Over a 20-plus-year career, saxophonist Chris Potter has established himself as a fine sideman, soloist, and bandleader, and a purveyor of musical versatility. A list of his credits reads like a who's-who of modern music, and his own recordings have run the gamut from fiery electric jazz to vanguard experimentation to solid post-bop. The Dreamer Is the Dream is his third leader date for ECM. Here he is accompanied by pianist David Virelles, drummer Marcus Gilmore, and bassist Joe Martin. The album is comprised of six Potter originals, most of which run from nearly eight minutes to over ten. These tunes all offer abundant opportunities to explore his diverse lyricism, preponderance of interplay, and improvisation, and given this particular lineup, showcase his rhythmic muscle. "Heart in Hand" opens as a duet between pianist and saxophonist; the ensemble enters gradually, expanding the tune's ballad principle but gradually shifting into more uptempo and exploratory terrain. "Ilimba" commences with the sound of Gilmore's kalimba, but after a brief modal statement by Potter, his double-timed drums introduce Virelles' Afro-Latin groove and the entire jam becomes a knotty, funky sprint that swings like mad. Potter examines the margins in his solo, but remains tied to the pulse at the center. He introduces the title cut via bass clarinet. Its lyrical beauty is heightened by Martin's gorgeous bass solo. When the leader reverts to his saxophone to play a duet with him, a textural element is added onto the melody. "Yasodhara" is the longest track here and the most kinetic. Gilmore's hand percussion leads Potter's horn in, while Virelles and Martin follow very closely. The head's harmonic center has within it just enough openness for the band to develop it and they do, with knotty angles built in by the composer. As they engage with one another, new levels of harmony are absorbed into the mix, leading to fiery, complex solos from Virelles and Potter. The Dreamer Is the Dream is impressive for all the right reasons. Potter's tunes are all top flight, for one. He appears to have written them for the considerable strength of this band and he makes no attempt to ride herd over them. For their part, the players' intuitive engagement with him and one another is dictated by a collective willingness to let the music do the primary talking and respond in kind. This is yet another strong outing for Potter.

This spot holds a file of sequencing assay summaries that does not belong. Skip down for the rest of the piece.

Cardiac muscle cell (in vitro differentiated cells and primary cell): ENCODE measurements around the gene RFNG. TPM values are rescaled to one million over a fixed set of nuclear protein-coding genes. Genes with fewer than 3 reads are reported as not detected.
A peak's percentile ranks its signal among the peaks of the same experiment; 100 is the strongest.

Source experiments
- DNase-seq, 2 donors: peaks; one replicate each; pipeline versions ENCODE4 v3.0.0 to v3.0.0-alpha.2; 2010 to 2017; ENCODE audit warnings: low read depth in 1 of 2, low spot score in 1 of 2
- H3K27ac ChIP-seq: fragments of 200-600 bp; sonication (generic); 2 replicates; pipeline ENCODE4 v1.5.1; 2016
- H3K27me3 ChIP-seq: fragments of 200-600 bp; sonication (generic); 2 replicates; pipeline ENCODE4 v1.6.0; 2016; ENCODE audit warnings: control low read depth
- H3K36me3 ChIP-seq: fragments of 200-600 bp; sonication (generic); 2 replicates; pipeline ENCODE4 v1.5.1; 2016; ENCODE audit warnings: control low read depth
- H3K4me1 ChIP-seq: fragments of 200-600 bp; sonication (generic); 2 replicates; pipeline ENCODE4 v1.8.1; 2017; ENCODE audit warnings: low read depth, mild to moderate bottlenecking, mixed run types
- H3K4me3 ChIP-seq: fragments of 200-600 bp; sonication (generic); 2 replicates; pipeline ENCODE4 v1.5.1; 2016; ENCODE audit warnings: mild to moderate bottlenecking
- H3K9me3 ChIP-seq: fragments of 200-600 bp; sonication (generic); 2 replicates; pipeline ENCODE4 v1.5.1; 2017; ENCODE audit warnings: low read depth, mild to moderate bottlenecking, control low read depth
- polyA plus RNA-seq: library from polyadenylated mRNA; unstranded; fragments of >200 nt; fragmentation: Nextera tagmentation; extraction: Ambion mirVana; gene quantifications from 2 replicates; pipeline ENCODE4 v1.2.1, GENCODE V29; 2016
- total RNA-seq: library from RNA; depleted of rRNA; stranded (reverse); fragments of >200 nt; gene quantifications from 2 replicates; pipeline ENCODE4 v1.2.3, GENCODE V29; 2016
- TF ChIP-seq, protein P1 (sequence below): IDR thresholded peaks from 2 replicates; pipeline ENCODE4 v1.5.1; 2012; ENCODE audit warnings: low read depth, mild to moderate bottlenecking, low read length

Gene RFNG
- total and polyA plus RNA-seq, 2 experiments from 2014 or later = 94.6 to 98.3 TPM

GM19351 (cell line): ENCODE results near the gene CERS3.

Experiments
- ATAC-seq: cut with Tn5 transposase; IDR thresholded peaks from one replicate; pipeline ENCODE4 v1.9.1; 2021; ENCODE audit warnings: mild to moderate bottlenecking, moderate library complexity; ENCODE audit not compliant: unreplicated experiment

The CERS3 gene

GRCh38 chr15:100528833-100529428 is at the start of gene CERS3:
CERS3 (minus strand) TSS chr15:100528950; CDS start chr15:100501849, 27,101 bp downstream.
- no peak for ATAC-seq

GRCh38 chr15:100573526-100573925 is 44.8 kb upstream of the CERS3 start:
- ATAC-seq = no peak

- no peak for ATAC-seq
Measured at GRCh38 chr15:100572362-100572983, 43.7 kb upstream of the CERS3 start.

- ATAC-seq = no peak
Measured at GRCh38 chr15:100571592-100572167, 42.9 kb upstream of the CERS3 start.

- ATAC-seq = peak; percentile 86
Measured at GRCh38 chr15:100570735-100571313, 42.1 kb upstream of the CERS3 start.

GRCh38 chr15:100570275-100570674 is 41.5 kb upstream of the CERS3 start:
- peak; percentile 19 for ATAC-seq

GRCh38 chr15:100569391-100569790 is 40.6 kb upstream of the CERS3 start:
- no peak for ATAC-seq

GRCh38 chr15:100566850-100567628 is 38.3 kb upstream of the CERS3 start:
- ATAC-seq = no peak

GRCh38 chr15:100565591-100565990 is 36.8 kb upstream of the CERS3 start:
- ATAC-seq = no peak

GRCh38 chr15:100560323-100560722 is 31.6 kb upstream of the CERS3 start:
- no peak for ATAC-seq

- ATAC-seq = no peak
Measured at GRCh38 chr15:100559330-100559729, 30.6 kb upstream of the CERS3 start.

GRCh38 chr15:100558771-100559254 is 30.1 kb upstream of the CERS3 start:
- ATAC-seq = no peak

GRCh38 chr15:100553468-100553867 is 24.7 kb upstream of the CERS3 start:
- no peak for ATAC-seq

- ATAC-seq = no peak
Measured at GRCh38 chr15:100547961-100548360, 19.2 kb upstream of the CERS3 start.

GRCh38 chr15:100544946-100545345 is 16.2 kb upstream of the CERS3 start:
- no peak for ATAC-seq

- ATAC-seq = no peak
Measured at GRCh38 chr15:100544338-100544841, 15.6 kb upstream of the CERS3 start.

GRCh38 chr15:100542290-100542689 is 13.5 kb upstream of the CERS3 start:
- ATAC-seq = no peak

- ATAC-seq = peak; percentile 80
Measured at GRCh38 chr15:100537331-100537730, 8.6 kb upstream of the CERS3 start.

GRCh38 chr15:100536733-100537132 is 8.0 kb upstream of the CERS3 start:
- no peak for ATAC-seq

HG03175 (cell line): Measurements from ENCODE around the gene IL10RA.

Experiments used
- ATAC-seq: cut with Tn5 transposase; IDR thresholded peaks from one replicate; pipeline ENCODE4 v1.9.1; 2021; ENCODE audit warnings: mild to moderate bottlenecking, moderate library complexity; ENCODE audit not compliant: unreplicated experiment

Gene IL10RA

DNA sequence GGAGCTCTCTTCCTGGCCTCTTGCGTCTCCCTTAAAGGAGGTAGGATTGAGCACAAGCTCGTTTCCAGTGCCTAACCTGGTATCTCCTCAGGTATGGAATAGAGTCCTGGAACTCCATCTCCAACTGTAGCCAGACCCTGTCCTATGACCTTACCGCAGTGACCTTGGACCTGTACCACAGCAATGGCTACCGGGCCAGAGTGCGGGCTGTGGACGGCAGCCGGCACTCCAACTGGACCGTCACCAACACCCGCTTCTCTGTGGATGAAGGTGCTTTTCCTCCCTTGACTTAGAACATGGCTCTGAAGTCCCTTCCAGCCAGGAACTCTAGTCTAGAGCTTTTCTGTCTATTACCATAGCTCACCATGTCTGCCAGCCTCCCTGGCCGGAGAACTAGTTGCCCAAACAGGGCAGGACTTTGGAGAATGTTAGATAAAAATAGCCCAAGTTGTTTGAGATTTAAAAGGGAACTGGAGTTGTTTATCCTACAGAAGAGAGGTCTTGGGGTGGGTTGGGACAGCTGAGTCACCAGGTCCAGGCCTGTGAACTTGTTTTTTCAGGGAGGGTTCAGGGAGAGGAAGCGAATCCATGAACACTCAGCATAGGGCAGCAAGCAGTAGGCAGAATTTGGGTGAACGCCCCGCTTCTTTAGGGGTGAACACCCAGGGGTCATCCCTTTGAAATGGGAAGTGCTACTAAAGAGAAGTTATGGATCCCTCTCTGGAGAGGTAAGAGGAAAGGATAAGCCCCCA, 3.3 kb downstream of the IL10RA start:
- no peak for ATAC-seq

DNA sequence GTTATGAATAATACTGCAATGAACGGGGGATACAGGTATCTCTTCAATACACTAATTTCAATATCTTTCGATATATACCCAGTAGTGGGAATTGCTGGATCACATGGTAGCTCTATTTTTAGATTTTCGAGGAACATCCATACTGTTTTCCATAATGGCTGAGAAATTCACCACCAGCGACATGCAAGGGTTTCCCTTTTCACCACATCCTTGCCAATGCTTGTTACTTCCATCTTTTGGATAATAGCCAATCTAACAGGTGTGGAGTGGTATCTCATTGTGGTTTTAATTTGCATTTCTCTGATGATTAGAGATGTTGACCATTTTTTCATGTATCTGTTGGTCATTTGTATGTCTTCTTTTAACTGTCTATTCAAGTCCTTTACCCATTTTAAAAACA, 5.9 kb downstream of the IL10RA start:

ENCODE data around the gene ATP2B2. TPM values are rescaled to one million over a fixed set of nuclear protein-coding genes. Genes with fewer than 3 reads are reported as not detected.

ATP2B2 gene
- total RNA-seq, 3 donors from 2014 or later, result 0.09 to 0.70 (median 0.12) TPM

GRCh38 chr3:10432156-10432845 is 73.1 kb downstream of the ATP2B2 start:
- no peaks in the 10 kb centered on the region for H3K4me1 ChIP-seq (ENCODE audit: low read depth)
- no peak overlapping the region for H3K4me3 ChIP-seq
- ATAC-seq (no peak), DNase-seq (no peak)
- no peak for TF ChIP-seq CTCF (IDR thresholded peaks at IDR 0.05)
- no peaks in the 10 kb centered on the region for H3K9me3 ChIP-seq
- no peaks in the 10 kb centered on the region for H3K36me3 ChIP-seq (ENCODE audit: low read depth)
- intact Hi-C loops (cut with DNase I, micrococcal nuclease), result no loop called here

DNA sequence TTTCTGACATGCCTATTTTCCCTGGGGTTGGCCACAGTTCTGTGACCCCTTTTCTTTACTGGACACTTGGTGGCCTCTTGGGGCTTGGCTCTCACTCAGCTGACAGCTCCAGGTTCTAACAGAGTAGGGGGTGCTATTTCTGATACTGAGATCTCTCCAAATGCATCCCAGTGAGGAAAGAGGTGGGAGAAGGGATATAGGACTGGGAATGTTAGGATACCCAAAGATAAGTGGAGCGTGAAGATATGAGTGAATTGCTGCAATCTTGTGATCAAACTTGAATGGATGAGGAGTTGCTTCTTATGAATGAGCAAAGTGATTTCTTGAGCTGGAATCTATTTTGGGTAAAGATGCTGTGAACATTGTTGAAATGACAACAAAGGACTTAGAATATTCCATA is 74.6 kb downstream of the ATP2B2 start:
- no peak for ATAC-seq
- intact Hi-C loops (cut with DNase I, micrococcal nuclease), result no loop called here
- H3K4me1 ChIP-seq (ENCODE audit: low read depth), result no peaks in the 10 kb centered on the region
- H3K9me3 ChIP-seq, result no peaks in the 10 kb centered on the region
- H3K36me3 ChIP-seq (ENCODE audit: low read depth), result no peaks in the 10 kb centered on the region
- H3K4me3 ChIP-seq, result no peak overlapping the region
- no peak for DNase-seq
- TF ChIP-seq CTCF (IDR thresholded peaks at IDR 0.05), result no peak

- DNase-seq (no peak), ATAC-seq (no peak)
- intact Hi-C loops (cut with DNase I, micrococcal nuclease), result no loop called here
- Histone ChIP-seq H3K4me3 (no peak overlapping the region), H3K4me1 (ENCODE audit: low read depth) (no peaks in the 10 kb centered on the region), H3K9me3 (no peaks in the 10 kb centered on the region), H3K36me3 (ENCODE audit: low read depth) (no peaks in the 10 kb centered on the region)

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AllMusic Review by Thom Jurek